____________________________

      DPReview’s Image Comparison Tool

      (they seem to have taken down the D750 at the moment, check later)

      http://www.dpreview.com/reviews/image-comparison/fullscreen?attr18=lowlight&attr13_0=nikon_d610&attr13_1=nikon_d4s&attr13_2=nikon_d810&attr13_3=canon_eos5dmkiii&attr15_0=raw&attr15_1=raw&attr15_2=raw&attr15_3=raw&attr16_0=12800&attr16_1=12800&attr16_2=12800&attr16_3=12800&normalization=print&widget=1&x=-0.15497892578998987&y=-0.9011119957792215

      • NoMeJodas

        No it’s not. Judging only by the information in the pics you posted, this test is useless because the files got converted by different software versions (8.2 vs. 8.7RC) and the older D4 was used instead of the D4s. But I guess it is still very informative for someone who shoots body caps for a living 😉

        • Biff

          Those tests are good indicators of the degree of quality to be expected.

          And if you check Brendan Davey’s site, you will find that his test is very relevant for nightscapes and shots of auroras.

          You must be slow if you think those are just “body cap” shots with no useful real-world implications.

          Likewise for the D750 vs 5Dm3 latitude test.

          It has real-world implications and that amount of latitude has practical use.

          DPReview is also included for when their test shots go back up.

          • NoMeJodas

            Of course these are just body cap shots with no useful real-world implications! Or can you see on those pics how much dynamic range was retained at those high ISOs?

            • Biff

              Don’t be stupid.

              It shows how good each body is for long exposure nightscapes and aurora’s.

              The tests show you which bodies to go for when you specialize in fields where long exposure noise, matters.

              You need to go to the actual site to cure yourself of this ignorance.

              My original post can’t have all the details, to retain brevity.

            • NoMeJodas

              So I’ve been promoted from slow to stupid, thank you very much. I’ll end this conversation cause I can see where it is going

            • Not Likely

              special !?

            • mikeswitz

              What are you when you think going from slow to stupid is a promotion?

            • NoMeJodas

              Never heard of sarcasm?

            • mikeswitz

              You mean the part about where the conversation is going?

        • HF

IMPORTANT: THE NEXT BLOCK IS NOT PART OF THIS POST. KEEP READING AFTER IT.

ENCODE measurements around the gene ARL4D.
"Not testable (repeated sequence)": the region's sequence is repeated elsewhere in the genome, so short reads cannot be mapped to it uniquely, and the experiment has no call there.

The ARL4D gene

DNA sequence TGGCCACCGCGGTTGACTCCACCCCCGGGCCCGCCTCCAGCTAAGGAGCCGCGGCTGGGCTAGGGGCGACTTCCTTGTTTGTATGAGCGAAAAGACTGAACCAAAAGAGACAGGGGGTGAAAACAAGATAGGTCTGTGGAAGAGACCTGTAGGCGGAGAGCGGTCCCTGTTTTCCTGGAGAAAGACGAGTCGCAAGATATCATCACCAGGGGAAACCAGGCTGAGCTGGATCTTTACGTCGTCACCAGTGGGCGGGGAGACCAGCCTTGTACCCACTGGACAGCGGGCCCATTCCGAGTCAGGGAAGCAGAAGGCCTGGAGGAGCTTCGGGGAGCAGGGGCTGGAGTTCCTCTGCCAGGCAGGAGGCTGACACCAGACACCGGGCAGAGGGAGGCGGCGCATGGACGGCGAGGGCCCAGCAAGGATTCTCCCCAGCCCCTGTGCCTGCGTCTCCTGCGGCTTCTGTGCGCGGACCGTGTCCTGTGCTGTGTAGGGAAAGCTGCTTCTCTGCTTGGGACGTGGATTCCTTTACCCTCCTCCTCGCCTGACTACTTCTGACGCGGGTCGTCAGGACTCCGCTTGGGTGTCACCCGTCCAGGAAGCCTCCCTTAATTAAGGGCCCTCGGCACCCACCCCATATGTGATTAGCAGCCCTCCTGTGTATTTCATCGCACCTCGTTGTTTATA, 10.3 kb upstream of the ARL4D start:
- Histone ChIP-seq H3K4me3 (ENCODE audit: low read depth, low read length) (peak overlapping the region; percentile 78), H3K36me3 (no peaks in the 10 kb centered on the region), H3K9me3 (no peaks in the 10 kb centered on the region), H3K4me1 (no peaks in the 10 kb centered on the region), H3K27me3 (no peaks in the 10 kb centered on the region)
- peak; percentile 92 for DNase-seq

Shows noise level without shot noise. Quite a useful test to compare sensors.

    • Freehawk

      I agree! I challenge anyone to really see the difference between a D700, 600, D4, D750 and even D200 file on a website (I still have my D200, better color than the newer cameras). Please, this camera is just a slightly modified D600. And 6.5 seconds a fast frame rate!? Hello, my D700 (with grip) and D3s are way faster. And, no, I don’t care about 6400 ISO because I don’t shoot in the dark! Not criticizing the images – very beautiful, I’m just sick of this constant hyperbole aimed at selling cameras. And hey, it is the lenses that matter most and my Fuji X lenses just destroy my Nikons wide open. For example, I have the new Nikon 85mm 1.8 and it has atrocious CA, I can’t even use it wider open than f 5.6. The Nikon camera I really love is the V1, LOL.

      • HF

        Don’t believe it. Use the 85/1.8g lens all the time. Very sharp, no big problems with CAs. Have the XT1and 56/1.2, too. The Nikon is much sharper in my opinion.

      • Biff

        Your copy could be a lemon.

        Check if you can verify whether it’s a good one.

        • Ken Elliott

          ^— THIS.
          Once you see what a lens goes through at the shipping distribution center (40mph conveyor belt, high speed pneumatic “kickers”, etc.) you will understand how even perfectly made lenses can have huge variances by the time they get to you. Nikon gets blamed for this all the time, but I’m pretty sure this is a shipping issue.

          • Freehawk

            Thanks all, I’ll ask at the camera store. It is very sharp, even wide open, but just a mess of green and purple across the frame, not just in the corners.

          • Biff

            Interesting post, Ken.

  • n11

    Nice work for sure!

  • Ertan

    I think D750’s files and D610’s (and D600’s) are the same, it’s just Nikon playing some games. Shadows are darker in D750, so you think it’s cleaner but it’s not.
    And you said D750 is smaller than D610? Well, it’s not. Maybe 1-2 mm’s, that’s all.
    I think you are a little bit excited. Slow down 🙂
    I’d agree with AF, still I need to try more to see if it really beats D4s.

    • Biff

      I don’t care if Nikon “plays some games” or if Canon “is cheating.”

      That is kiddie stuff.

      Working professionals care about results.

      If the results are good; if the files are better; that’s all I care about.

    • Omar Salgado

      Exactly my thoughts when I saw the high ISO comparison at DP Review of the D610, the D750, the D810 and the D4S. Still, if someone knows how to process the raw file, the difference can be taken down to nothing.

      • mikeswitz

        You must be sooo good at processing raw files. Just simply amazing. I’m in awe.

        • Omar Salgado

          ¿No tienes algo mejor que decir? Aparte de falso, jodón.